D&D General Technology in D&D, the IRL Timeline, and Pausing It.


Great Old One
Most D&D settings are lousy with the remnants of ancient civilizations that includes dungeons to delve, treasures to plunder, and magic items to discover. That would suggest that maybe some sort of cataclysm of apocalyptic scope interrupted the progression of technology as we understand it.

For this, I would assume a Wheel of Time model, technology and magic progress in leaps and bounds depending on the demands and possibilities of an age, but a cataclysm wipes a lot of things out, including knowledge and some possibilities (while maybe opening new ones).

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The "Dark Age" was a lot less dark than how people think (how do you think people lived in roman villages? It wasn't aqueducts and masonry everywhere) and the regression was not global or even continent wide either while agriculture for example steadily advanced.
My point is that engineering suffered a regression during this period. And since we are the global stage, while Asia advanced steadily during this time their lack of communication with west did nothing to advance western science. You have to look at regional, not global or even continental advances. And just because an advance was made doesn't mean it can't be lost to be rediscovered. Going back to Rome... When the Superdome was built and had that super cool retractable roof, it was touted as an engineering wonder.... until it was pointed out that the Roman Coliseum had one too. Out of sight does in fact equal out of mind in some cases.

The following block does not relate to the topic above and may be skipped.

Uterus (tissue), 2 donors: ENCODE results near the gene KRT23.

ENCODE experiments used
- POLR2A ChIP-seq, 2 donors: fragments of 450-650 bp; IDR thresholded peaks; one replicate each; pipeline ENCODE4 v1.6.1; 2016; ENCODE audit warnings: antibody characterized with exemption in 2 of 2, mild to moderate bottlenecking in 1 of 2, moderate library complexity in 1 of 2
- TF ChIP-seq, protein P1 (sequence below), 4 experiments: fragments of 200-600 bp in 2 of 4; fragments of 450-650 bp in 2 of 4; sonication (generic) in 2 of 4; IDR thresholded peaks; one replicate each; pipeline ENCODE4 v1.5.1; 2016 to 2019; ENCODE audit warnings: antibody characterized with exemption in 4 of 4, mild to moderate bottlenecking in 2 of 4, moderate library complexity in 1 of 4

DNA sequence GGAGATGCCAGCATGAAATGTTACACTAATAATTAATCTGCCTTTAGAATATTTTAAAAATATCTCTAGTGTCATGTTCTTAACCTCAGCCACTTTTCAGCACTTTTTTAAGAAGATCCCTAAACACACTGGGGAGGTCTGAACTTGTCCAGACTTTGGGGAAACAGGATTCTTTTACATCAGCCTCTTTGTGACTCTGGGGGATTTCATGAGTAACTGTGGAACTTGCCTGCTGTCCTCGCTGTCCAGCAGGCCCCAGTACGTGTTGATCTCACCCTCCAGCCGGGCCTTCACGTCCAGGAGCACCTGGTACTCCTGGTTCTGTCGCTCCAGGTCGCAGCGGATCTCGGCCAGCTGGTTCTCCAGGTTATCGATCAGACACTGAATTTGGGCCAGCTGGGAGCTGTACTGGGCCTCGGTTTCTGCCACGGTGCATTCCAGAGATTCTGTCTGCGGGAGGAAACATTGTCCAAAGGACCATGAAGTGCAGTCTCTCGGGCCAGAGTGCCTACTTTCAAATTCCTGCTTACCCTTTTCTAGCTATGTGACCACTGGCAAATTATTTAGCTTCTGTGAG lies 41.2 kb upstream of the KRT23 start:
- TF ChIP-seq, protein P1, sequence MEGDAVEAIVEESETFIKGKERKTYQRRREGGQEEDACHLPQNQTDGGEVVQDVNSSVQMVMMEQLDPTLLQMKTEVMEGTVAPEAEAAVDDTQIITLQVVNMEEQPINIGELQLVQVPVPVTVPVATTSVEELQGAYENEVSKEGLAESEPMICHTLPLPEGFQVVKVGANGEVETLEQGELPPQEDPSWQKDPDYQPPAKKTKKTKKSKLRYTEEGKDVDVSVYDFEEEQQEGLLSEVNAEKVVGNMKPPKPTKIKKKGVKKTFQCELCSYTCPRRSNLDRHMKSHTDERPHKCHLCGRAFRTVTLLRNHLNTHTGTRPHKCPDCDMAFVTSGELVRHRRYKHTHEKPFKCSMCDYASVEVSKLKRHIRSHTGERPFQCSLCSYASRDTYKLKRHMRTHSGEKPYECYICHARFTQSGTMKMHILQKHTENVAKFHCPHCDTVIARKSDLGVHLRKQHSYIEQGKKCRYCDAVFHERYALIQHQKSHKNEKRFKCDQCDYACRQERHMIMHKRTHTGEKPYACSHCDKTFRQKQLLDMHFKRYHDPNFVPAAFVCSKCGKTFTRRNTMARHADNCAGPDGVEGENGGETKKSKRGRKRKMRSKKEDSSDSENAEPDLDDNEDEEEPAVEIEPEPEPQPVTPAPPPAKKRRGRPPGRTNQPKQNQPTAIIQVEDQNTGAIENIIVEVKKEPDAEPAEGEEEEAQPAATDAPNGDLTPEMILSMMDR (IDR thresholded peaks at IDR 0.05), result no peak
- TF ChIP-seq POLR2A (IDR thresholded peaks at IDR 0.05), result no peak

The Dark Ages were incredibly backward through most of the period. One reason for a lack of Roman ruins in Italy is they were torn down and repurposed. Much like the castles of Britain after the Renaissance. (and this is a general statement not an all inclusive, of course there were exceptions. But they were exceptions.) And yes agriculture advanced because the Feudal system required it for sustainment. Forced labor in exchange for minimal protection. It's a wonder there weren't more King Vinny's or King Guido's.. lol


Reeks of Jedi
Everything from several sentient species coming at various times plus magic and literal god interventions, tech may be oddly distributed.

Then you get into worlds like Dragonlance where the Gods simply prevent tech from advancing (gunpowder just doesn’t work) or required to be very overly elaborate to be almost useless (that steam powered cart is 3X the size you would think it needs to be). Especially when magic can do the same thing easier.

Same with medical science. A level 1 cleric can fix almost any Ill like 3X a day.

But overall, magic is what comes into play. How quickly/slowly does tech advance when magic can do it for you?

Personally, I think tech would keep advancing just slower. That in unless, like in Dragonlance (or Hollow World etc) the Gods simply prevent certain sciences and tech from working.
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Are there any widely believed old theories that could be true in the fantasy world and lead to interesting things?